Sabbath School Lesson for February 25-March 3, 2017

The Holy Spirit is needed on this earth in so many ways. Individual believers are certainly blessed spiritually, enabling us to bless others, both inside and outside the church community. Our example of clean, moral living goes hand in hand with our actions of serving those around us, making us reflectors of Christ’s life and what He stands for.

But what does this do for the church itself? How does the Holy Spirit use these measures to unify God’s church? Is the unity Jesus prayed for actually attainable in these last days? This week we will explore these and other questions about the value of the Holy Spirit in the life of the church.

Memory Verse: “Being diligent to preserve the unity of the Spirit in the bond of peace. There is one body and one Spirit, just as also you were called in one hope of your calling; one Lord, one faith, one baptism.” Ephesians 4:3-5 NASB

We must keep in mind that the church does not exist because of what we do, because of any organizational success we may have achieved. The church exists because of what God has already done and continues to do through the Holy Spirit.

Since the theological foundation of the church is the Holy Word of God, which was spoken to us through the Spirit, we owe our existence to the Holy Spirit, right from the start.

Although we will notice many unifying factors involved in the church’s unity, the main ingredients continue to be our humility towards each other and our submission to the Bible truths we hold dear.

Sunday: The Holy Spirit Unites Us With Christ

First and foremost in the unifying work of the Holy Spirit is His ability to unite us with Christ. Christ is the head of the church (the analogy of the church “body”), and also the chief cornerstone of the church (the analogy of the “temple building”).

Our Christian experience individually and in the church therefore depends on our maintaining a close connection with Christ. He is said to abide in us, while we abide in Him. Jesus is the vine through which we, the branches, get our nourishment, and our life.

This has a profound influence on our unity with each other. For the closer we become to Christ, the closer we come to fellow believers. And the Holy Spirit is primarily responsible for this closeness. He dwells in us, in a spiritual sense. But the result is a visible, practical one that others clearly notice in our humble attitudes and loving actions towards each other.

Discussion Questions: Read Ephesians 5:22-25, 33. What does it mean for Christ to be the head of the church? How is this relationship mirrored in a Christian marriage, and in what way does this make it another illustration of Christ’s relationship with the church?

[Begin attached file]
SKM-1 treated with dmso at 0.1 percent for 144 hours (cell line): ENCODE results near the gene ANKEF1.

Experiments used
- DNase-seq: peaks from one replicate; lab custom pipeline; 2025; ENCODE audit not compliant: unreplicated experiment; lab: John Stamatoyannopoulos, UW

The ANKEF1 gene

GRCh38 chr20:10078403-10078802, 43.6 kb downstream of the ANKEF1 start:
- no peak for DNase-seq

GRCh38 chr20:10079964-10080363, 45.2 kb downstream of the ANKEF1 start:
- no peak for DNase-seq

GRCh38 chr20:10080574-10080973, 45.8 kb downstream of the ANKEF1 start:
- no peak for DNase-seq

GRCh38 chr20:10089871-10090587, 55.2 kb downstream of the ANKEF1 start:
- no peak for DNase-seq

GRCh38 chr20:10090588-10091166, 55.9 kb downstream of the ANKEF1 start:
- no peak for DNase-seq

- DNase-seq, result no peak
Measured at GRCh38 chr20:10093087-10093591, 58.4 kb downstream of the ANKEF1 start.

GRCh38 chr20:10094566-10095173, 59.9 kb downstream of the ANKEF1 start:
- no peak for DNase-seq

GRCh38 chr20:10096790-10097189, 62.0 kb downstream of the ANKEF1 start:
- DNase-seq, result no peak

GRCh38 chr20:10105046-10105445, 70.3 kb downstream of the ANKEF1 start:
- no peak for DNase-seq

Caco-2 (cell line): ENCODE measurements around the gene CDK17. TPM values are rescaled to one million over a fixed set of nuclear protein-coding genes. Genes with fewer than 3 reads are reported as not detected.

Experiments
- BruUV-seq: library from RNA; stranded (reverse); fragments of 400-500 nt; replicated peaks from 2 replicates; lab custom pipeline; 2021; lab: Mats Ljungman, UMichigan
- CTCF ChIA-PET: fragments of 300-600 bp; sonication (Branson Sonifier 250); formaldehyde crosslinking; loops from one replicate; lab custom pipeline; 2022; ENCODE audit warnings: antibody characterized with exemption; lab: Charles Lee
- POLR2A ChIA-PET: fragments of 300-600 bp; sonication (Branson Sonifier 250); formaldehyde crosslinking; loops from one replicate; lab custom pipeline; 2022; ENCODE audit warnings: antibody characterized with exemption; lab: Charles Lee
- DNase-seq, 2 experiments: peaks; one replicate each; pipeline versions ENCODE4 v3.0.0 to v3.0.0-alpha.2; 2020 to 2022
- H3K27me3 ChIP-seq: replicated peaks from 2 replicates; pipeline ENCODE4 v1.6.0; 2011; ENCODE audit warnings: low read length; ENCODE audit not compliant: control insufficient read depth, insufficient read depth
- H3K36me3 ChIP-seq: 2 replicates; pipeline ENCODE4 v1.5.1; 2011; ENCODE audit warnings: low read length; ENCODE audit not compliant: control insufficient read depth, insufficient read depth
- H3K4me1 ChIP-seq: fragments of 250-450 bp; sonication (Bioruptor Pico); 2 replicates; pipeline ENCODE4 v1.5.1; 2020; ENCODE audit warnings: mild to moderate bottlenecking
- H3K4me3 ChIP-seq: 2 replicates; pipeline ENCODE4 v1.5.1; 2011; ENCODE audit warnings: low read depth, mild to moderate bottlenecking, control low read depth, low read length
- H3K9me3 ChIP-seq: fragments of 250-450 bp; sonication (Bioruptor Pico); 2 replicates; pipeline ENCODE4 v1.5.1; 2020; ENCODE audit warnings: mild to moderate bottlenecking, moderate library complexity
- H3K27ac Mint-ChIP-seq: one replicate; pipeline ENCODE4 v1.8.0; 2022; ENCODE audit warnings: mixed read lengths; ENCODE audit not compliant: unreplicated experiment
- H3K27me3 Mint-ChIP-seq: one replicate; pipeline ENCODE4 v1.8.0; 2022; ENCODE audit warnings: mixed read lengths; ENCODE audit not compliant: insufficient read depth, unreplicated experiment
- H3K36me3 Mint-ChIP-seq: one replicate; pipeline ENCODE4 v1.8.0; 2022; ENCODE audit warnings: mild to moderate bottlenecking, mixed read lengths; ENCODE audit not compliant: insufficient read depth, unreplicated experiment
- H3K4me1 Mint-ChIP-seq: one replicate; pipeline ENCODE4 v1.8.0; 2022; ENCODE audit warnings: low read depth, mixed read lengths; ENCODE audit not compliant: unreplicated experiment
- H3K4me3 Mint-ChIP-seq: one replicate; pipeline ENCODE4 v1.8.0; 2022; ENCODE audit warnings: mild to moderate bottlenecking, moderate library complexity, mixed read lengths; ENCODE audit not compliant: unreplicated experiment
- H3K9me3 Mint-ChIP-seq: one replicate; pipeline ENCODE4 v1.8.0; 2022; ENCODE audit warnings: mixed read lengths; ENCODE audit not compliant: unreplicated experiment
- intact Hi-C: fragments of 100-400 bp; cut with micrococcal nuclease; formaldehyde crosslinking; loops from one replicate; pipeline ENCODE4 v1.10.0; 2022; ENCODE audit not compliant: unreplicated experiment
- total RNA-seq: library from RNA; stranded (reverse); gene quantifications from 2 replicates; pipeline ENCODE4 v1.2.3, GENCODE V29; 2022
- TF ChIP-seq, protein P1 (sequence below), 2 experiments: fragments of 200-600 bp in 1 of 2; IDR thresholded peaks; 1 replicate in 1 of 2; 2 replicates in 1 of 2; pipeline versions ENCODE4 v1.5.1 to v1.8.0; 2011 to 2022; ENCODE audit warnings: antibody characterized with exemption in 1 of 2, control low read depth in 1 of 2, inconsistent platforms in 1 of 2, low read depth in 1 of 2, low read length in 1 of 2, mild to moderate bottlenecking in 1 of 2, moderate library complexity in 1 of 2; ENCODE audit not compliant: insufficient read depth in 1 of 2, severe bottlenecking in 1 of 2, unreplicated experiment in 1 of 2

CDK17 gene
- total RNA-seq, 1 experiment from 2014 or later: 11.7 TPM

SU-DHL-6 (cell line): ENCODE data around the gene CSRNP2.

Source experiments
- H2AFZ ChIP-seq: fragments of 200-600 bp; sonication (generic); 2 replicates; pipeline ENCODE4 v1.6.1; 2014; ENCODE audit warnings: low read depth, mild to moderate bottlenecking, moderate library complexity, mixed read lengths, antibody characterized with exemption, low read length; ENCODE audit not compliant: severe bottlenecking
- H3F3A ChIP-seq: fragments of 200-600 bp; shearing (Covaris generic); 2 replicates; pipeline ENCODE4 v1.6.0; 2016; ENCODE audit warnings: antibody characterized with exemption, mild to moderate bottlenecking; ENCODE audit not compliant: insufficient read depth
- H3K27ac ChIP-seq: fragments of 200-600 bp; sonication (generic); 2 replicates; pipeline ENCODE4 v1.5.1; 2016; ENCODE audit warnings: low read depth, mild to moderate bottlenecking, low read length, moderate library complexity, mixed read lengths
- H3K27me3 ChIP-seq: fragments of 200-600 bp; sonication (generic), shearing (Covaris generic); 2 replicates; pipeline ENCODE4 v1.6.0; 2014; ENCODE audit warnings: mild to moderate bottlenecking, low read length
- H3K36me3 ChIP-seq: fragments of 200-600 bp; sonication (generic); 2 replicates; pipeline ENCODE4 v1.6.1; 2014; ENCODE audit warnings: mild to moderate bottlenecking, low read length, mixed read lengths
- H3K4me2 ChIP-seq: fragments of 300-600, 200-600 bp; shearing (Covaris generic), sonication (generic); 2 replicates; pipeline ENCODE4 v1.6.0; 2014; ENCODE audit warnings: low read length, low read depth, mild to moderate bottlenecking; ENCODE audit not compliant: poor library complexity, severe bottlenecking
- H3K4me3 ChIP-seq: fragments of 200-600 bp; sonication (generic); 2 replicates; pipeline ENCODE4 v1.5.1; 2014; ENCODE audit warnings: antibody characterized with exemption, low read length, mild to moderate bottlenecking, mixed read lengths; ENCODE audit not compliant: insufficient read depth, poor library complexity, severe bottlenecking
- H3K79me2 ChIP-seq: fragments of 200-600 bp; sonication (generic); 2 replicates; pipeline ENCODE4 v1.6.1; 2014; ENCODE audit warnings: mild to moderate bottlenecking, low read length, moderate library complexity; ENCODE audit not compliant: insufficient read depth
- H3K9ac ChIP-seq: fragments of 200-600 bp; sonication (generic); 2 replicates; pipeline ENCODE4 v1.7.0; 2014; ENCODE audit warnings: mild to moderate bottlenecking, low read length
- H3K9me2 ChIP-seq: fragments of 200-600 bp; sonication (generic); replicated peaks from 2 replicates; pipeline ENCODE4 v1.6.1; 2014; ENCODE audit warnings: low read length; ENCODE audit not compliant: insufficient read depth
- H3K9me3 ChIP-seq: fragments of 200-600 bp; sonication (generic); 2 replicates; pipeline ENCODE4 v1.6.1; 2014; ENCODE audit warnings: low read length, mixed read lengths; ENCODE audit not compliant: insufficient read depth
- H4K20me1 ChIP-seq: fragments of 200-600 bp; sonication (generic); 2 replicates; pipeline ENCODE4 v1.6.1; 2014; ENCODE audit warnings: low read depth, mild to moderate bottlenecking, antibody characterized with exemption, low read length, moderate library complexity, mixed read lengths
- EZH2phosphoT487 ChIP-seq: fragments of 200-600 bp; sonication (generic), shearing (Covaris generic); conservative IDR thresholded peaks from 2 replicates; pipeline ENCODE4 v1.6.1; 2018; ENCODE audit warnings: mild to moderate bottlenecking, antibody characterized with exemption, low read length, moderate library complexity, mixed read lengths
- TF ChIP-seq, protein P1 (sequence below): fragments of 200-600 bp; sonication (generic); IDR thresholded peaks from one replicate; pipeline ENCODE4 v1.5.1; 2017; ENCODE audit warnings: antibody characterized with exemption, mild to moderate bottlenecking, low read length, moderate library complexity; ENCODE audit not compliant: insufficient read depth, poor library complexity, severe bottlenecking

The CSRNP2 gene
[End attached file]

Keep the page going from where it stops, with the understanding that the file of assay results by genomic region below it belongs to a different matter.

Read Ephesians 2:20-22 and 1 Peter 2:6, 7. How does Jesus being the chief cornerstone guarantee that we, as church members, are so united that nothing can come between us?

Read Colossians 3:12-14. What bonds the church, making our unity complete and perfect?

Monday: The Holy Spirit Unites Us Through Baptism

Baptism is a beautifully symbolic gesture on the part of a new believer. It illustrates his or her dying to sin, burial of the old self, and the renewal this brings when we begin our life of commitment to the Lord. It significantly reflects the death, burial, and resurrection of Jesus Christ.

Another important result though is the way it draws us into the congregation of believers we have chosen to join. It very visibly unites us with the body of Christ, as they witness and support our decision to dedicate our life to God.

Our ability to remain faithful, following our baptism, depends largely on the bond we develop with our new brothers and sisters in Christ. God has wisely chosen this vehicle to bring a new convert into fellowship with like-minded believers. We must never downplay or neglect the importance of the baptismal ceremony. It remains another way the Holy Spirit unites God’s people.

Discussion Questions: Read I Corinthians 12:12, 13. What does this verse tell us about the extent of unity God envisions for His people?

Read Romans 6:3-7. Notice verse 5 talks about unity. How do these symbols of Christ’s death and resurrection relate to our unity as believers?

Read Acts 2:38-41. How does baptism contribute to empowering and equipping us for ministry? And how does the church also benefit from these often-overlooked results of our baptism?

Tuesday: The Holy Spirit Unites the Church Through the Word of God

Just as important as our being united in Christ is the call to be united in His Word. His Word is truth (John 17:17)–and Jesus is truth (John 14:6). We can’t be faithful to Him without also being faithful to His Word. Jesus told us, “If you love Me, keep My commandments” (John 14:15 NKJV)–and all the words He has spoken to us through the Holy Spirit.

One sure way to promote disunity in the church is to doubt, criticize, or neglect the study of God’s Word. The Berean church were commended by Paul for searching the Scriptures (Acts 17:11). But note that they did it DAILY.

When we pray the Lord’s Prayer, do we mean it when we ask Him to give us our daily bread? We must eat of God’s Word every day of our lives, just as we eat of material food on a daily basis.

Discussion Questions: Read John 5:39, 46, 47 and 8:31, 32. What are some of the ways studying the Bible is beneficial for us and God’s church?